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Monthly Archives: November 2008


They’re back! After being closed for nearly five months, gallery 201 at the Art Institute reopened on November 20. The Impressionist collection as a whole is slated to reopen in December, so when I found out that this particular gallery had opened that day I felt as if I were an insider who had been invited to an exclusive opening. Indeed, there was hardly anyone in the room (usually it is packed); it was almost too quiet, like the hush before a terrible storm, so that my delight at having these paintings all to myself was mixed with a tinge of apprehension, of anxiety. Ah, dangerous, tingly pleasures! (That this was dangerous and tingly to me should tell you something about my age, number of years being married, and lack of living on the edge lately.)

There is no doubt that Impressionism has star status in museums: what the Beatles are to rock, Impressionism is to painting, which makes me wonder if all museums shouldn’t think about tucking away their Impressionist paintings for a few months so that people are forced to discover something else – a little Wilco (Hopper) or Nine Inch Nails (Giovanni de Paola – just check out the the decapitation of John the Baptist if you don’t believe me and make sure you click on enlargement so you can see the blood spurting out). The Art Institute displayed Seurat’s La Grande Jatte during renovation to keep visitors who wanted to see Impressionism from rioting, but on the whole I think that the rest of the European painting collection was flush with all the attention; it seemed as if all the Madonnas had a rosier blush, a kind of come hither look.

Anyway, back to gallery 201 where Gustave Caillebotte’s monumental painting Paris Street: Rainy Day greets visitors upon entering. For those who think that Impressionism is all about blobs of unmixed color and dizzying spontaneity to the exclusion of form, this painting reminds us that some of the most celebrated Impressionists, among them Manet (though he didn’t claim himself to be one), Degas, and Caillebotte, found both form and content paramount to painting and situated themselves in the Academic tradition, albeit in an attempt to modernize it and change dusty attitudes.

The composition of this painting has a rigorous, geometric quality to it. The gaslight anchors the painting vertically and serves as an axis: the rest of the painting radiates from its position, much like the famous circular hubs (like the one by the Arc de Triomphe) that were put into place during the Haussmanization of Paris.


The colors, too, are restrained: the yellowish haze of the sky, the gray of the pavement, the black of the clothing, punctuated by the green gaslight and the red storefronts have more in common with Academic painting than with Impressionism, where black and half-tones were normally eschewed.

Perhaps the most amazing feat of this painting is that it is serene and classic in its composition and at the same time it explodes with visual markers that anchor it solidly in a new, modern time. A list of these markers, surely not exhaustive, includes: the new, wide boulevards, the gaslights (giving way to shopping and going out at night), the discreet bourgeois couples (sign of the sudden rise of the middle class), the profusion of umbrellas (mass-production of umbrellas begin in France in the 1840s, the English beat them by ten years, but it rains more there), and the new Parisian pastime, la flânerie, taking a stroll (to see and to be seen). The clean, orderly streets and well-to-do couples also point to what isn’t in the painting, namely the poor who had been displaced to the outer limits of the city during the rebuilding of Paris and the narrow Medieval streets (Haussman, acting in concert with Napolean III, built wide boulevards that could be easily managed by the French Army in case of insurrections such as the bloody Commune that had taken place only six years before Caillebotte painted Paris Street. People, desperate and poor after France’s defeat in the Franco-Prussian war, had used cobblestones such as the ones in the painting to build barricades).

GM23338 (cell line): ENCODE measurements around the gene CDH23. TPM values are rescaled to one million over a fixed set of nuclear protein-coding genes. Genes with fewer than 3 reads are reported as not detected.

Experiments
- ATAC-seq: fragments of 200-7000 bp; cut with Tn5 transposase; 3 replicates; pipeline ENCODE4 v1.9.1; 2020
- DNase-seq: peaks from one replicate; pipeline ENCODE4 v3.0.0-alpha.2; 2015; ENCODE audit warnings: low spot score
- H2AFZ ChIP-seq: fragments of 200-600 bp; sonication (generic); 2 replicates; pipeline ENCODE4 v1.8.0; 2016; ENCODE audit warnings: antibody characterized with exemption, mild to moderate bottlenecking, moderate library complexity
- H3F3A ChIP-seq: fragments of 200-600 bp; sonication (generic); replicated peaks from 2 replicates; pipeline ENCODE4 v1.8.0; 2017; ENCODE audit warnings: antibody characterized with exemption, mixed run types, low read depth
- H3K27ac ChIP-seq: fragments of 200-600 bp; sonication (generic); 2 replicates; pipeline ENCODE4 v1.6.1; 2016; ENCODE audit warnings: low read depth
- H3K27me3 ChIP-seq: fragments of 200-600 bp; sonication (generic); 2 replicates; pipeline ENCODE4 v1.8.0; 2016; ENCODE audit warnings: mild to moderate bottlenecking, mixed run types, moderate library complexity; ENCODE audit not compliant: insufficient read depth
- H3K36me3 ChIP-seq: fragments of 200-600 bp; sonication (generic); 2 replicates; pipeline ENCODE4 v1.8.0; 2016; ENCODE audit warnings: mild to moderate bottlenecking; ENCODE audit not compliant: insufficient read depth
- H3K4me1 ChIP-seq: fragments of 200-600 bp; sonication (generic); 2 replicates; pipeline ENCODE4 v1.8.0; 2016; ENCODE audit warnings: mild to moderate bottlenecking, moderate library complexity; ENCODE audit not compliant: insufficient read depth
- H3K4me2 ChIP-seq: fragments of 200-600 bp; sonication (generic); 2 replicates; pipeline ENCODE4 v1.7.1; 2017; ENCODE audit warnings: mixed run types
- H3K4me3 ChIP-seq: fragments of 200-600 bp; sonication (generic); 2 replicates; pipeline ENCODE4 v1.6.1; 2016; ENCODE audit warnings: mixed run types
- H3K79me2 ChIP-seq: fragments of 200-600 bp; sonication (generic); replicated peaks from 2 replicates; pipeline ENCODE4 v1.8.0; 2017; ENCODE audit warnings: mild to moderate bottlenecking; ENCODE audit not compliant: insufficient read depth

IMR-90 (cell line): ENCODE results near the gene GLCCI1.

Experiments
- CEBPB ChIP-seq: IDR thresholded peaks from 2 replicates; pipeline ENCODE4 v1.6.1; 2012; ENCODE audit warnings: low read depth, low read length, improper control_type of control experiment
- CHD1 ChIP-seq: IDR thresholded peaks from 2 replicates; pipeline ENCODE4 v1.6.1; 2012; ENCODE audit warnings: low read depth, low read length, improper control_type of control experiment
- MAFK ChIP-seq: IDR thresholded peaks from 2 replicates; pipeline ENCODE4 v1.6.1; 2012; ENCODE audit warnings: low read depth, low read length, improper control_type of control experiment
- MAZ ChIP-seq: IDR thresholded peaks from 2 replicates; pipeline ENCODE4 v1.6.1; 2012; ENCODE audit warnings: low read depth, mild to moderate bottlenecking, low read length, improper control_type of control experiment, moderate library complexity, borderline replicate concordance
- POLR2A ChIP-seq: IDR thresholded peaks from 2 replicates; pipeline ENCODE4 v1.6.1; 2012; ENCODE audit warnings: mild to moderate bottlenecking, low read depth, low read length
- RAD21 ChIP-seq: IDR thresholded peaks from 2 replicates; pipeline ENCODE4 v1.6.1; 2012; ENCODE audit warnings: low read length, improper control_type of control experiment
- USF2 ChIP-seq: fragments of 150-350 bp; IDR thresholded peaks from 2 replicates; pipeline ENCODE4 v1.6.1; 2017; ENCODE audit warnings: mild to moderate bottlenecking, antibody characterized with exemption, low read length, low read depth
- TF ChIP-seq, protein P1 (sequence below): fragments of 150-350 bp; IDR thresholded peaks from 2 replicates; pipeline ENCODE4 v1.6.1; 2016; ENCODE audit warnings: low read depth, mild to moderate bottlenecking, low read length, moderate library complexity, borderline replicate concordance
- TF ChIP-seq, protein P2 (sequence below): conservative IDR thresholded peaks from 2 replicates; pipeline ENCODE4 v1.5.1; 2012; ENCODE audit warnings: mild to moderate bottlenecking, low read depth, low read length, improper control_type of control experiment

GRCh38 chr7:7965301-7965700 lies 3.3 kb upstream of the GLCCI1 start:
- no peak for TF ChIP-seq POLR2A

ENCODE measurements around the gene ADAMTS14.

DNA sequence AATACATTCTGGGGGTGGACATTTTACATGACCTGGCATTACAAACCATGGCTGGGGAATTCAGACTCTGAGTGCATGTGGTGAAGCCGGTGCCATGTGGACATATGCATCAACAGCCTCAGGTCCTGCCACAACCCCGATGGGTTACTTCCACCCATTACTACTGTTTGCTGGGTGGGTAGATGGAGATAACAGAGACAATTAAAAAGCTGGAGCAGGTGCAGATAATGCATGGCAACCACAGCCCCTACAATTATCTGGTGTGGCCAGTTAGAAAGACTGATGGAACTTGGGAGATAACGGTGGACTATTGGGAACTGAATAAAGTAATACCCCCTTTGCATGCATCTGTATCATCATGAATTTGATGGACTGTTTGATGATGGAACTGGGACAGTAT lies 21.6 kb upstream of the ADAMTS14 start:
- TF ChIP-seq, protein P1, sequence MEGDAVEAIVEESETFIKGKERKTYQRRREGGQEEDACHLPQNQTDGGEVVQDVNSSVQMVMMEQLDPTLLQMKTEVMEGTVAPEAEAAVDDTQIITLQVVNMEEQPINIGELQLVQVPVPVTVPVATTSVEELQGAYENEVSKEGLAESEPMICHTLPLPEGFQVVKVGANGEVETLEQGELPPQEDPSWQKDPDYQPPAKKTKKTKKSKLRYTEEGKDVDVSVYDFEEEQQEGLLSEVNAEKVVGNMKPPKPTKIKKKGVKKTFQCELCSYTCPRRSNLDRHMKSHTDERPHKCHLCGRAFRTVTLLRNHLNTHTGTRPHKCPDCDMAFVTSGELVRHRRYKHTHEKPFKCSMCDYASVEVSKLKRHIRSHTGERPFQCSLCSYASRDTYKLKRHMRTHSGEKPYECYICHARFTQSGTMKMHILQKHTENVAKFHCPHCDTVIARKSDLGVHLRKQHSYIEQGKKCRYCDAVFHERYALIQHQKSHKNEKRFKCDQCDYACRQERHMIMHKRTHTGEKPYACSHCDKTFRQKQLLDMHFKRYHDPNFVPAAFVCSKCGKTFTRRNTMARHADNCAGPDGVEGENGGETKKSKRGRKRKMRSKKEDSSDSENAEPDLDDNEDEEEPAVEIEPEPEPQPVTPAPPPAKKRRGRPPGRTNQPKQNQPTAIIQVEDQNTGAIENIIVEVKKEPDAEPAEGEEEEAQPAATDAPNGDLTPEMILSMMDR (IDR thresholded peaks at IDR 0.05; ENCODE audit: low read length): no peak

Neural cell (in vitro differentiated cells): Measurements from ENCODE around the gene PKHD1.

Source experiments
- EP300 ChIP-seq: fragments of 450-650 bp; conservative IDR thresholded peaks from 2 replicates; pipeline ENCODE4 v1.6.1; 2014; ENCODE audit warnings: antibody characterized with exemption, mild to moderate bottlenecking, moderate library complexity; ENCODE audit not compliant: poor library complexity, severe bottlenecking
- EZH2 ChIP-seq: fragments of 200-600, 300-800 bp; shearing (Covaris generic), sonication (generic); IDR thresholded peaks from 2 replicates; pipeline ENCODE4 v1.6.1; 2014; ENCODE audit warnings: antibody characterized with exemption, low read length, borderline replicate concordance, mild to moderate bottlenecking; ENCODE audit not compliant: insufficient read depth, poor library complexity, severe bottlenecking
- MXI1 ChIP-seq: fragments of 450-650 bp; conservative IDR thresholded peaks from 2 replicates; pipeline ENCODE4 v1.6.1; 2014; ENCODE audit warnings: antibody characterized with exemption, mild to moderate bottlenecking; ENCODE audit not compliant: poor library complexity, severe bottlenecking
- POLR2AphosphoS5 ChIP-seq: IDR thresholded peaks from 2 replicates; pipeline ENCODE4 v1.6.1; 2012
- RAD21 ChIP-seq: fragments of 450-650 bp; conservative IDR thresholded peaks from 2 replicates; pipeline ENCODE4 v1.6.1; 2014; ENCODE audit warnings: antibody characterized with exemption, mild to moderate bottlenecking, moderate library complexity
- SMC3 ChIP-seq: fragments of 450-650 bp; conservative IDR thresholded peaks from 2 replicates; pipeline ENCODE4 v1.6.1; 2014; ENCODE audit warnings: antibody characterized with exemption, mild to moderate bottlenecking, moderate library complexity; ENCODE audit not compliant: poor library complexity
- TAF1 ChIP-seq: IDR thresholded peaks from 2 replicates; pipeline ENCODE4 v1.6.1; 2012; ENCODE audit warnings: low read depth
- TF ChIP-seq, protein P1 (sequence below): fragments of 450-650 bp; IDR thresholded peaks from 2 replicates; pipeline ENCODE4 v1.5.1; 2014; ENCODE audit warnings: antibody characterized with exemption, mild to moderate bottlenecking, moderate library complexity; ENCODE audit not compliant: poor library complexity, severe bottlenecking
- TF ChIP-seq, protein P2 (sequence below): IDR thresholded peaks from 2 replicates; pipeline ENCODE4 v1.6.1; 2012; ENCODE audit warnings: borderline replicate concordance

One final little detail, perhaps my favorite, is the small figure of a painter in work clothes with a ladder, who I believe is Caillebotte modestly referring to himself, for among many of the criticisms leveled against the Impresionists was the one that compared them to mere workers, to house painters. This modest reference would be in keeping with Caillebotte who saw himself as an amateur painter and worked tirelessly behind the scenes supporting the Impressionists, both financially and through promoting their art.

Paris Street: Rainy Day. This giant moment in time, still as it is, has embedded within it the speed of progress (cars, trains, and tramways) the likes of which were unknown to previous generations and which left the past smoldering (literally) behind. Adolf Stahr wrote in 1857 about Paris that you had to make haste to see the city for “the new ruler, it seems, has a mind to leave but little of it standing.” I imagine that many Parisians looked at this painting, admired the new, and also shuddered that the old was irrevocably gone. In some ways, our modern sense of nostalgia was born in the 19th century. This is one of the reasons that Impressionism has such star quality for us, for we are still part of the modern high speed train of progress that began in the 19th century and with it we have inherited this notion that we are constantly cut off from the past. We look at Impressionist painting and feel like we are, in some respects, looking at photos of deceased family, friends, and landscapes. Proust (as usual) says it best: “The memory of a certain image is nothing more than the nostalgia of a certain moment.”

Extra reading if you felt dangerous, tingly pleasures while reading this post:

The Parisian Peasant by Louis Aragon. There is an outstanding translation of this book where Aragon meanders through Paris as the city he knows literally disappears before his eyes. He even includes a reprint of a menu for cocktails from a bar that was torn down during the Haussmanization. Alas, we will never have a Porto Flip at the Café Certa, favorite hang-out of the Surrealists. The translation is by Simon Watson Taylor and published by Exact Change, Boston.

Paris Spleen by Charles Baudelaire. Doesn’t the title say it all? Make sure you get the translation by Louise Varèse. Baudelaire is a modern urban animal, preying on all the scenes he sees in the streets (1869) of his city and ruthlessly describing them in these prose poems (the first of their kind).